There are still questions about whether the defiant universities are merely hiding DEI efforts. Executive officials and boards in Texas must ask searching questions of their universities to discover if their public presentation of compliance matches reality. For instance, are personnel formerly engaged in DEI activity in college committees getting course releases for continued DEI work? Punishing UT personnel according to Texas law is imperative if SB 17 is going to succeed.

Furthermore, Texas should undertake curricular reform, ensuring that its general education mission of providing American history is fulfilled and creating oases of traditional learning on campus as has been done with Florida’s Hamilton Center.  

Texas A&M

Texas A&M promised compliance and mostly delivered it, according to publicly-available evidence. President Katherine Banks (June 26, 2023) promised compliance: “Texas A&M University is working with The Texas A&M System Office of General Counsel to address Senate Bill 17. . .and will implement necessary changes accordingly.” Her successor, Mark Welsh (August 25, 2023), endorsed much the same sentiment, though he questioned the wisdom of SB 17: “We will work with the System to ensure full compliance by Jan. 1, 2024. Our individual differences make this university stronger, and as we navigate the implications of S.B. 17, I want to be clear that we are committed to maintaining a welcoming environment for all and a world-class educational experience for our students.” The Texas A&M System offered a Guidance Statement on September 17, 2023, promising that “staff members previously supporting the Office of Diversity have been reassigned, and this office is now closed” and that “University policies and related documents are undergoing revisions to ensure compliance.”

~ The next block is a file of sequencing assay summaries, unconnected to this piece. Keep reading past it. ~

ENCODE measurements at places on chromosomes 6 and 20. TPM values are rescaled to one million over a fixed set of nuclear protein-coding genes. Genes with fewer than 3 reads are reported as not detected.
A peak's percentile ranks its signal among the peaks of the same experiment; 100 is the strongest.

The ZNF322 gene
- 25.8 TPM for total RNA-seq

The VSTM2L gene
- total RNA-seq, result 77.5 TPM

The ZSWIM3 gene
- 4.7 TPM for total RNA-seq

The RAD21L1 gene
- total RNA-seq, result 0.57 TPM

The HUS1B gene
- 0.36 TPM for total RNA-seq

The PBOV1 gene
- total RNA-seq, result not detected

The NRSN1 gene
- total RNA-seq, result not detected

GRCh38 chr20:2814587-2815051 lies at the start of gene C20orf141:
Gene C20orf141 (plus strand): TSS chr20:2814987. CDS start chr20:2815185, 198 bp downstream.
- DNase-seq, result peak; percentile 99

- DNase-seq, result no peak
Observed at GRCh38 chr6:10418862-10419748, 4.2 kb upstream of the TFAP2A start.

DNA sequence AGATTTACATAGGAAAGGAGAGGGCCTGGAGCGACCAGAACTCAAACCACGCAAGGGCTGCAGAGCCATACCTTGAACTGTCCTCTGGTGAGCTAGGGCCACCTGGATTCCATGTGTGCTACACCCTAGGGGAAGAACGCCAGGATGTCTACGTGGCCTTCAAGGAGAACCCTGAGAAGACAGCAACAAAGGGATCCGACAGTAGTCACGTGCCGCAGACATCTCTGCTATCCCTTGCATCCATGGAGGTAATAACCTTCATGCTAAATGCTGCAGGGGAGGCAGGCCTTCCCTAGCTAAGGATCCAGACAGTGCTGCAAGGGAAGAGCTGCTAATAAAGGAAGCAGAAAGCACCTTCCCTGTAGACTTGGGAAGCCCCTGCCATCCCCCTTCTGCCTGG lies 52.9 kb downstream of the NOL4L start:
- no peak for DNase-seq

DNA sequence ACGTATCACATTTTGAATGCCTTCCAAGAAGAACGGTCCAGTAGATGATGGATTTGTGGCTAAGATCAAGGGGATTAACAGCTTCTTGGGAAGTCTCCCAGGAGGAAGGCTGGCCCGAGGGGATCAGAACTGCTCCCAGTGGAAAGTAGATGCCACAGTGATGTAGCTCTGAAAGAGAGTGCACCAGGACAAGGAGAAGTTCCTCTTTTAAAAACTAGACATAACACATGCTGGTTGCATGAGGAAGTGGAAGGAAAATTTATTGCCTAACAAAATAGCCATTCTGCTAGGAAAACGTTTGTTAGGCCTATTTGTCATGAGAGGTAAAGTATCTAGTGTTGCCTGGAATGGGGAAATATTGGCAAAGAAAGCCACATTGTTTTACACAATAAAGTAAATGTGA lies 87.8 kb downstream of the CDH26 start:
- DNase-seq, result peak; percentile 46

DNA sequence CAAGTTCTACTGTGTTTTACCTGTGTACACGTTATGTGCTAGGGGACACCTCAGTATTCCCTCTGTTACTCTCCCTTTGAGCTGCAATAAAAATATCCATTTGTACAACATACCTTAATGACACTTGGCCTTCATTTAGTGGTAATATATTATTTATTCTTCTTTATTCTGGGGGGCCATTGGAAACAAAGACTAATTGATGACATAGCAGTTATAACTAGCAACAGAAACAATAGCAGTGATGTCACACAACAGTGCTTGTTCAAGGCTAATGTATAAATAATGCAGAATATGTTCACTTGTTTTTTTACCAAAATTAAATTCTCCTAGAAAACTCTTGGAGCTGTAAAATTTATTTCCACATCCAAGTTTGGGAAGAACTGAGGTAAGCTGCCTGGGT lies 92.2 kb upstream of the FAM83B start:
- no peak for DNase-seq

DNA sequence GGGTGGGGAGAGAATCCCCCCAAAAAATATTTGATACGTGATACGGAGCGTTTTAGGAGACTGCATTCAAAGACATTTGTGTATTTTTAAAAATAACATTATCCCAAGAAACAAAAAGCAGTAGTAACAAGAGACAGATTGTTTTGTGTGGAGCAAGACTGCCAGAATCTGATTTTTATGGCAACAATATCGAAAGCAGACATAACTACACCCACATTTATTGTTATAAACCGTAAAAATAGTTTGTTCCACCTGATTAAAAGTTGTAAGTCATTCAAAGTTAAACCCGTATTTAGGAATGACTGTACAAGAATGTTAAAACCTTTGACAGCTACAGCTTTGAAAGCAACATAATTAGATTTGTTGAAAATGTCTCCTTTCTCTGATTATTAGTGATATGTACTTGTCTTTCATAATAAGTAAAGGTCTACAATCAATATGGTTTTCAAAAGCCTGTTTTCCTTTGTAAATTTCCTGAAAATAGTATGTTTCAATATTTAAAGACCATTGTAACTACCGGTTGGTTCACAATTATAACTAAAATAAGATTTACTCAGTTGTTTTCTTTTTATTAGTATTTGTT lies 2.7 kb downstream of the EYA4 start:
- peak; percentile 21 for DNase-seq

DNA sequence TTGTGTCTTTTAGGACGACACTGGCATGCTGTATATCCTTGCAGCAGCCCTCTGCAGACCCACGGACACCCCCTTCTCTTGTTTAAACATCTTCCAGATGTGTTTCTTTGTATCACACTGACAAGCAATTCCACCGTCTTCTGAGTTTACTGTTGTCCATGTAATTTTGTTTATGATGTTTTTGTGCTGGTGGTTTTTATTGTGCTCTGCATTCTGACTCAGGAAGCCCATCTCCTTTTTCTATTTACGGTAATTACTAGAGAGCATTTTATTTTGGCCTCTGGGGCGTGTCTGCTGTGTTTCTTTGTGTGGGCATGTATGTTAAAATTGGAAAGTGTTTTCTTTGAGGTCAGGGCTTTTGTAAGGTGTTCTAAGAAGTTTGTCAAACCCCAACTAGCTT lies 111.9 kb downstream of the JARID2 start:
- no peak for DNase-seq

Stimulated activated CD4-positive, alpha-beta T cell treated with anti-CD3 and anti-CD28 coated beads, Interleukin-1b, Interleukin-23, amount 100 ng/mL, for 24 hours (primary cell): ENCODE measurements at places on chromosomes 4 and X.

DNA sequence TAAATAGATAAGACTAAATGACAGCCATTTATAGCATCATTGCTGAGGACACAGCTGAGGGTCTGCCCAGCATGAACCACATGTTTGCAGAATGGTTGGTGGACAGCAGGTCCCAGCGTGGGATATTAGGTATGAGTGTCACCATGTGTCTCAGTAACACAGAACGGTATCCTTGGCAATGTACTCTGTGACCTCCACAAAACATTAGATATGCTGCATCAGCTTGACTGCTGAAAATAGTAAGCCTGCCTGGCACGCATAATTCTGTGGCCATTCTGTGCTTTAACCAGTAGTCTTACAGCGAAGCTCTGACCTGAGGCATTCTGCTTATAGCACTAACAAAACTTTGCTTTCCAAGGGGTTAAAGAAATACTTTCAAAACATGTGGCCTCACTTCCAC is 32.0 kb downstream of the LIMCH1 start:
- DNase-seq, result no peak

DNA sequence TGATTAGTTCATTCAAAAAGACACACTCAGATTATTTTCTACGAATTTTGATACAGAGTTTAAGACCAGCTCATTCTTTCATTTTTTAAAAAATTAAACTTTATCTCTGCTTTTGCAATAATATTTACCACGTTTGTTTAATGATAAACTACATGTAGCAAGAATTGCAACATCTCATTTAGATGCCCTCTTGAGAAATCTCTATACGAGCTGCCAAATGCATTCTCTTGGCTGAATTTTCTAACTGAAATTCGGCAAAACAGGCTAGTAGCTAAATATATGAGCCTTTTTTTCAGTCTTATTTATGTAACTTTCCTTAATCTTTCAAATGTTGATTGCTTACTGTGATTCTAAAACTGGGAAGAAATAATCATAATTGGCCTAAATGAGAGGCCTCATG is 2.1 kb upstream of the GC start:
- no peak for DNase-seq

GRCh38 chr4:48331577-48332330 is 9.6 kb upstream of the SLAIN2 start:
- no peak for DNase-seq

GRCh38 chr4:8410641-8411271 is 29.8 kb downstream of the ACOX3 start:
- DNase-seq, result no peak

Its Office of Diversity is now closed and its personnel dispersed and assigned to different duties, as demonstrated in Table 1. The Office of Diversity has not merely been renamed. The former Vice President and Associate Provost for Diversity, Annie McGowan, is now back to teaching in the business school. Jeremiah Young, former Assistant Vice President for Faculty Affairs in 2023, is teaching also. Compliance appears to trickle down to the college level too, according to publicly-available evidence. Nevertheless, as demonstrated in Table 2, some of the top college-level DEI administrators may have simply assumed new names and are, most likely, doing what they were doing before under a clever disguise. Of the twelve colleges that had DEI deans in 2023, four have made what appear to be only paper changes to their diversity administrators. One diversity director retired. Others now have faculty designations.